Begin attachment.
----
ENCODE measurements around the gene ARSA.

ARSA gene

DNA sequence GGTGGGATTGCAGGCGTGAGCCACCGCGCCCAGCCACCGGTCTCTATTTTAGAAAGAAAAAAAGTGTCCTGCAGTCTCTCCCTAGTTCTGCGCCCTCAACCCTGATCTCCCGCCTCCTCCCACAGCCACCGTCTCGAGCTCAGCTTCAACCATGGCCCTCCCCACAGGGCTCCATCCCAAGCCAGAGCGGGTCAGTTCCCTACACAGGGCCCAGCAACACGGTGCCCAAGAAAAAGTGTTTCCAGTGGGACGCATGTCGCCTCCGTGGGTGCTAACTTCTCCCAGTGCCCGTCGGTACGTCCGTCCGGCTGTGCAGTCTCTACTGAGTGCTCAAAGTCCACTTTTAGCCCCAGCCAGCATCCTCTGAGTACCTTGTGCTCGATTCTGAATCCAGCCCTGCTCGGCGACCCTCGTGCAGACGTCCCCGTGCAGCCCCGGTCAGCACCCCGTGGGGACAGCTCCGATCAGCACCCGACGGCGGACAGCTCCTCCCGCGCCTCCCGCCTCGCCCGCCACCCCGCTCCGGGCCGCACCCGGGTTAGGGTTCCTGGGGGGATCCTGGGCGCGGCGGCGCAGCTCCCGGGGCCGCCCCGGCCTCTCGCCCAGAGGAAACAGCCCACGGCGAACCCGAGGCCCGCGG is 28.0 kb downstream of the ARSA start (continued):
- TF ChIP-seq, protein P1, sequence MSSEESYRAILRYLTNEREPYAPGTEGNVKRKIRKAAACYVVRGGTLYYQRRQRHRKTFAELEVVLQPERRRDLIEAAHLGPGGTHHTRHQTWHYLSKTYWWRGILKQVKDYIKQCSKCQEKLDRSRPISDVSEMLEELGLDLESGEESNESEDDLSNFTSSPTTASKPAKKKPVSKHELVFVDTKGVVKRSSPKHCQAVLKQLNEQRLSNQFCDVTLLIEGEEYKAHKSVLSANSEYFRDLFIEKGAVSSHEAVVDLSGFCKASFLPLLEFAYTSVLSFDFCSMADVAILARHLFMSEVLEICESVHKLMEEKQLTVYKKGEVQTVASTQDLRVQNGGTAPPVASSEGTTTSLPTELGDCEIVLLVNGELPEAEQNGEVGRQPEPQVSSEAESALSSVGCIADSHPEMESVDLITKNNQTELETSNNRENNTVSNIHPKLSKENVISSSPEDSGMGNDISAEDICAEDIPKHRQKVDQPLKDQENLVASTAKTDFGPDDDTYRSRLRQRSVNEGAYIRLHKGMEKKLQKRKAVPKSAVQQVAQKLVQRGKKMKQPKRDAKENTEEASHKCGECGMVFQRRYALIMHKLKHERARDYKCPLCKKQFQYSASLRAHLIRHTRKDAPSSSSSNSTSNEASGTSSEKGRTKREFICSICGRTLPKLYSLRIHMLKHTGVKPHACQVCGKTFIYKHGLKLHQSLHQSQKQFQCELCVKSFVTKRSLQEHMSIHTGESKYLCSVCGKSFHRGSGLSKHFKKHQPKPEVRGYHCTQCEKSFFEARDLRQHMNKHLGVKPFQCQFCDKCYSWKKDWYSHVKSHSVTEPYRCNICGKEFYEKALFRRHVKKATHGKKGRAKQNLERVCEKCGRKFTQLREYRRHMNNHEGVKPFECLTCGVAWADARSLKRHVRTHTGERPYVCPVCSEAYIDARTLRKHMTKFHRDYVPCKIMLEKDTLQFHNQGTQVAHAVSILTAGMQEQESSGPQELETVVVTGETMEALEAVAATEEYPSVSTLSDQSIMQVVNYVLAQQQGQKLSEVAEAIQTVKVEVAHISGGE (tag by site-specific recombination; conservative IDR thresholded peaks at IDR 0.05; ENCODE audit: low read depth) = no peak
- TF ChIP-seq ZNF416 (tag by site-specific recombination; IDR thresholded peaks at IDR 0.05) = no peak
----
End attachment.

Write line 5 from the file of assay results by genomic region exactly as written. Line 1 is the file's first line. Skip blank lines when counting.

- TF ChIP-seq ZNF416 (tag by site-specific recombination; IDR thresholded peaks at IDR 0.05) = no peak